Ginginha – a Portuguese cherry liqueur

Ficheiro:Ginjinha store.jpg
Ginjinha or simply Ginja, is a liqueur made by infusing ginja berries, (sour cherry) (Prunus cerasus austera, the Morello cherry) in alcohol (aguardente is used) and adding sugar together with other ingredients. Ginjinha is served in a shot form with a piece of the fruit in the bottom of the cup which is said to be “com elas“, or without the cherries, “sem elas“… It is a favourite liqueur of many Portuguese and a typical drink in Lisbon, Óbidos, Alcobaça and Algarve.
The Ginjinha of the Praça de São Domingos in Lisbon was the first establishment in that city to commercialize the drink that gives its name to it. A friar of the Church of Santo Antonio, Francisco Espinheira, had the experience of leaving ginja berries in aguardente (the Portuguese brandy), adding sugar, water and cinnamon. The success was immediate and Ginginha became the typical drink of Lisbon. In the 2000s, the business was in the hands of the fifth generation. Currently, “the Ginjinha” is an exporter for the market in the United States. The production of Ginjinha reached over 150 thousand litres per year. In Óbidos, Ginjinha is commonly served in a small edible chocolate cup.
Recipe (in Portuguese! Will translate upon request 🙂 )

Utilize ginjas maduras mas sem qualquer tipo de beliscadura, uma boa aguardente sem cair em exageros, se não tiver hipótese de comprar aguardente caseira, uma “S. Domingos” serve perfeitamente.

Passe as ginjas por água para retirar o pó, tire-lhes os pés, e seque as ginjas com papel absorvente para retirar o excesso de água da lavagem.

Coloque as ginjas em garrafas de boca larga até 1/3 do volume da garrafa, ponha o açúcar até chegar ao nível da fruta, um pau de canela, tape e abane a garrafa ligeiramente para envolver o açúcar na fruta e deixe repousar até ao dia seguinte.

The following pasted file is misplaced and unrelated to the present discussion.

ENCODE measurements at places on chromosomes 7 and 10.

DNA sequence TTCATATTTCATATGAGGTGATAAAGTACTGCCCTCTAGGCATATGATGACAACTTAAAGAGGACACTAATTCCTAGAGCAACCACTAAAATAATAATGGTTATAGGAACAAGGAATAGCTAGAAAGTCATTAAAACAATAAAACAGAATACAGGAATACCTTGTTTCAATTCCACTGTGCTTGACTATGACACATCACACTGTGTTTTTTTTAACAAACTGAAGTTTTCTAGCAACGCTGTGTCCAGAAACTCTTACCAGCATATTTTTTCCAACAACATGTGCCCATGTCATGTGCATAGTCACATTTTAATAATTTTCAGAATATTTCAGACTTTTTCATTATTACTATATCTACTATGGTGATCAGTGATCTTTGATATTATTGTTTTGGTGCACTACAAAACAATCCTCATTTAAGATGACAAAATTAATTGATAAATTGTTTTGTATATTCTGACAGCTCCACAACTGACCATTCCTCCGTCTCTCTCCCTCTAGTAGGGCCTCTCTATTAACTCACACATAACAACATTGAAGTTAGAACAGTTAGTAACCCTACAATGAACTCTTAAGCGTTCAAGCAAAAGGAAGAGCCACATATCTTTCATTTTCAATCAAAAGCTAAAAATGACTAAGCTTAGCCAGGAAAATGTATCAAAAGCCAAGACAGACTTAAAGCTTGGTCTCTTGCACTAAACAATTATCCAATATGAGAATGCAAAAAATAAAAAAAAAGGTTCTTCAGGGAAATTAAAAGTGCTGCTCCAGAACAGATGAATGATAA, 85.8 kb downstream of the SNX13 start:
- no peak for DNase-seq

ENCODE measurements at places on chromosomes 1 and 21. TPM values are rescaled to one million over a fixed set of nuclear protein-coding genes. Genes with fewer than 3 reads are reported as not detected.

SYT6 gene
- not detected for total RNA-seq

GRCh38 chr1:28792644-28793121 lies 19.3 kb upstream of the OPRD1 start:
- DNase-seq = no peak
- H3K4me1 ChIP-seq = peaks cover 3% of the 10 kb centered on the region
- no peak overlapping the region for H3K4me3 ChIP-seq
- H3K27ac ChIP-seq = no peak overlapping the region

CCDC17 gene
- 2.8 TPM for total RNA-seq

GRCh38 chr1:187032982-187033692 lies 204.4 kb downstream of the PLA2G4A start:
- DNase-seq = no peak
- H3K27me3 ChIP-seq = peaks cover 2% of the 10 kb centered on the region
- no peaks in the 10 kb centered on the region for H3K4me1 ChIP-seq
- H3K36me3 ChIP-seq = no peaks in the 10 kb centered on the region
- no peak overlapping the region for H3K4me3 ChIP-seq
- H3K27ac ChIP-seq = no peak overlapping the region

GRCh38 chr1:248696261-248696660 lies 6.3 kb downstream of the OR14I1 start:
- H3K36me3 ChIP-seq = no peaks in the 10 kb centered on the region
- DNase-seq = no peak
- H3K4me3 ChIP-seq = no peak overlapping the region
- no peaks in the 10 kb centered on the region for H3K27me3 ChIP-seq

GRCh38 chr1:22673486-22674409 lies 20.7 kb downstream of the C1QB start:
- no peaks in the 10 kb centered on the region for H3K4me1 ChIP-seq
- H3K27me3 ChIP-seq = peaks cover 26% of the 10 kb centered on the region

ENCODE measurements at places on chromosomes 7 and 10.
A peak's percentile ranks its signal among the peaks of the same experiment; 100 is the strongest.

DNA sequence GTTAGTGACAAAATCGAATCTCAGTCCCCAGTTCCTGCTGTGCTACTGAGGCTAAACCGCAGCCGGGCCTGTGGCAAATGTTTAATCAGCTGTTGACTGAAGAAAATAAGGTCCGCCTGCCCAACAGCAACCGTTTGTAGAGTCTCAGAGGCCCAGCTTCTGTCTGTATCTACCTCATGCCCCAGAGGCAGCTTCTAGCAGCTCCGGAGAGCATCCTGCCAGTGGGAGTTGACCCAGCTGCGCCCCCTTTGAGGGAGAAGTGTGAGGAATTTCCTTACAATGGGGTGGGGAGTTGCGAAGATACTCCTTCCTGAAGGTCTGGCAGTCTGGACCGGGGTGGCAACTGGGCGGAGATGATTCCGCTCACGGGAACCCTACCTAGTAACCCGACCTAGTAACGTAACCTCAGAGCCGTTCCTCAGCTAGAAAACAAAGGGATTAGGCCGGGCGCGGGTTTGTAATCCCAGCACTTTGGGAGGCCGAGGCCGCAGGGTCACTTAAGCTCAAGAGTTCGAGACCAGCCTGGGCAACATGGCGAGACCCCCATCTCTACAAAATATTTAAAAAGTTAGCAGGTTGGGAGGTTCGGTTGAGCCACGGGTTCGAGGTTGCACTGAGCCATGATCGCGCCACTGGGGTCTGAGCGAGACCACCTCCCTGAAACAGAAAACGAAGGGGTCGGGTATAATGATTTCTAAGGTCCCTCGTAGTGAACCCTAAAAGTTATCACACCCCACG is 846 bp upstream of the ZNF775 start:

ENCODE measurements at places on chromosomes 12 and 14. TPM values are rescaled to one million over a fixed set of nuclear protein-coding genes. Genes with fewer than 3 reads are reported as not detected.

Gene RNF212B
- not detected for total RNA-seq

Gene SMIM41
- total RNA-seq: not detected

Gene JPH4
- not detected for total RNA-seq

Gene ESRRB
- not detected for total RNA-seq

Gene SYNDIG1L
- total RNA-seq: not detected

No dia seguinte, acabe de encher a garrafa com aguardente, tape e abane as garrafas diariamente durante pelo menos uma semana. Coloque rótulos e guarde-as num local escuro durante pelo menos três meses, ao final desse tempo prove para ver se está bom de açúcar, senão estiver acrescente mais uma ou duas colheres de açúcar conforme o gosto e volte a tapar a garrafa. Ao fim de seis meses está pronta a beber, mas aconselho vivamente a esperar um ano para provar o delicioso néctar…

Nota Importante:

Nunca use açúcar amarelo senão a ginja vai ficar com pé.

Ginjinha Without Rival - Lisbon, Lisboa

Rick Steves says:

“In the late afternoon, for a quintessential Lisbon drink, duck into one of the funky hole-in-the-wall shops throughout town and ask for a ginginha (zheen-zheen-yah). Sold for about a buck a shot, it’s a sweet liquor made from the sour cherry-like ginja berry, sugar, and schnapps. The only choices are: With or without berries (com or sem fruta ) and gelada if you want it from a chilled bottle out of the fridge-very nice. In Portugal when someone is impressed by the taste of something, they say, ” Sabe melhor que nem ginjas ” (It tastes even better than ginja). ”


We say … it’s great served with extra cherries as a topping for cheesecake …

1 Comment

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One response to “Ginginha – a Portuguese cherry liqueur

  1. Pingback: Directory | Villa do Vale, Algarve, Portugal

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